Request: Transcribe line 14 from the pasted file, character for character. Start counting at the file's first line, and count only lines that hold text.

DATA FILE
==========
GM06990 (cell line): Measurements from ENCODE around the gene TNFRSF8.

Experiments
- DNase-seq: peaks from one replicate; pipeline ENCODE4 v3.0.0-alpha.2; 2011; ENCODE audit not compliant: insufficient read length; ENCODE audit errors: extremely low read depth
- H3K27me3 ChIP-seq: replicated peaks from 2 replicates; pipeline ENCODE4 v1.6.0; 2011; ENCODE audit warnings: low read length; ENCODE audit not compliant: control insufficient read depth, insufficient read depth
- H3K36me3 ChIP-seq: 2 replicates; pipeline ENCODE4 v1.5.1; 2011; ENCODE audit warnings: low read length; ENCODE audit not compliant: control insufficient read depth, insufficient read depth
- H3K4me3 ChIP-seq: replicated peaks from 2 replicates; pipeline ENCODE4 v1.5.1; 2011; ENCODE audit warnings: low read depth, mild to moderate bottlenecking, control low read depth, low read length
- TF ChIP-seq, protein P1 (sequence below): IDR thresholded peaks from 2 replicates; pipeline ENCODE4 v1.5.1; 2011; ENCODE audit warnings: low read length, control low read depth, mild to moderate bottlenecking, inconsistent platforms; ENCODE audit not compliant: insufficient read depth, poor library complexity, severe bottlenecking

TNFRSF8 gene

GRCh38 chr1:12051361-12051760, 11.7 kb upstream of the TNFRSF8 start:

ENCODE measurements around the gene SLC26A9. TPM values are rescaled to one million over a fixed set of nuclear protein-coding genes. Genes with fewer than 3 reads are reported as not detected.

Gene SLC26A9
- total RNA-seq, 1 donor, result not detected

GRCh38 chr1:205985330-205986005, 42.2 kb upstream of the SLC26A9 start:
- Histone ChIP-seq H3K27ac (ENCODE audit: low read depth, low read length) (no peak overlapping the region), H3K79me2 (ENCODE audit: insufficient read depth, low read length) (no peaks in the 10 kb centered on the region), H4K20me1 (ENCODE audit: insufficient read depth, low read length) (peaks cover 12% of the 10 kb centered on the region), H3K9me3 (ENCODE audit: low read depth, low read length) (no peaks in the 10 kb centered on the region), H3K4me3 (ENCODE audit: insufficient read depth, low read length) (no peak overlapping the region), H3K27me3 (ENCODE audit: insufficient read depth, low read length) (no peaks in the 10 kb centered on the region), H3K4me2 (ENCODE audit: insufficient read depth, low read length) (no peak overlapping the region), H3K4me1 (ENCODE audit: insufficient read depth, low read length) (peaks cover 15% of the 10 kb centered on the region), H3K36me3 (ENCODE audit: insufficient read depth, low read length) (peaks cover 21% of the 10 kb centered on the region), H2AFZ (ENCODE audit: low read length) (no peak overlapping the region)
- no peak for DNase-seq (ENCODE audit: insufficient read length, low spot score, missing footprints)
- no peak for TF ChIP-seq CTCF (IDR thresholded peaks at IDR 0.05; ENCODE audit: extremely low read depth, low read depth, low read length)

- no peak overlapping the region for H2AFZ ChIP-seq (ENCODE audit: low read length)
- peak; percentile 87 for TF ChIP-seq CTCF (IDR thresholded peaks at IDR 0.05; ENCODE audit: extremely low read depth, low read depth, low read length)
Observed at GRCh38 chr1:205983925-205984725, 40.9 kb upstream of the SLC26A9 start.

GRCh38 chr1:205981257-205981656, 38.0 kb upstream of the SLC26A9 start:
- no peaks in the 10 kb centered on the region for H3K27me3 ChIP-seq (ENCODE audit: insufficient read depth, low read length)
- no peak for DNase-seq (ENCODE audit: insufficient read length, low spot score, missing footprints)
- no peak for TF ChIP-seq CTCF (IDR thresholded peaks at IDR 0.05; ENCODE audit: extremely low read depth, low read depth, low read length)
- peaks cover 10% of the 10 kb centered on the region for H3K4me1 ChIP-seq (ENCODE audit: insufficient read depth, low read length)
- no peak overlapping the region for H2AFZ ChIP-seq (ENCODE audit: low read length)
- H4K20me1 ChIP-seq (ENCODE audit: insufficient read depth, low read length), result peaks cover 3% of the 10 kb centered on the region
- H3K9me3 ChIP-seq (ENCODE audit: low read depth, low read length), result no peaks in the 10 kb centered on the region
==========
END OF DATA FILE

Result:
- Histone ChIP-seq H3K27ac (ENCODE audit: low read depth, low read length) (no peak overlapping the region), H3K79me2 (ENCODE audit: insufficient read depth, low read length) (no peaks in the 10 kb centered on the region), H4K20me1 (ENCODE audit: insufficient read depth, low read length) (peaks cover 12% of the 10 kb centered on the region), H3K9me3 (ENCODE audit: low read depth, low read length) (no peaks in the 10 kb centered on the region), H3K4me3 (ENCODE audit: insufficient read depth, low read length) (no peak overlapping the region), H3K27me3 (ENCODE audit: insufficient read depth, low read length) (no peaks in the 10 kb centered on the region), H3K4me2 (ENCODE audit: insufficient read depth, low read length) (no peak overlapping the region), H3K4me1 (ENCODE audit: insufficient read depth, low read length) (peaks cover 15% of the 10 kb centered on the region), H3K36me3 (ENCODE audit: insufficient read depth, low read length) (peaks cover 21% of the 10 kb centered on the region), H2AFZ (ENCODE audit: low read length) (no peak overlapping the region)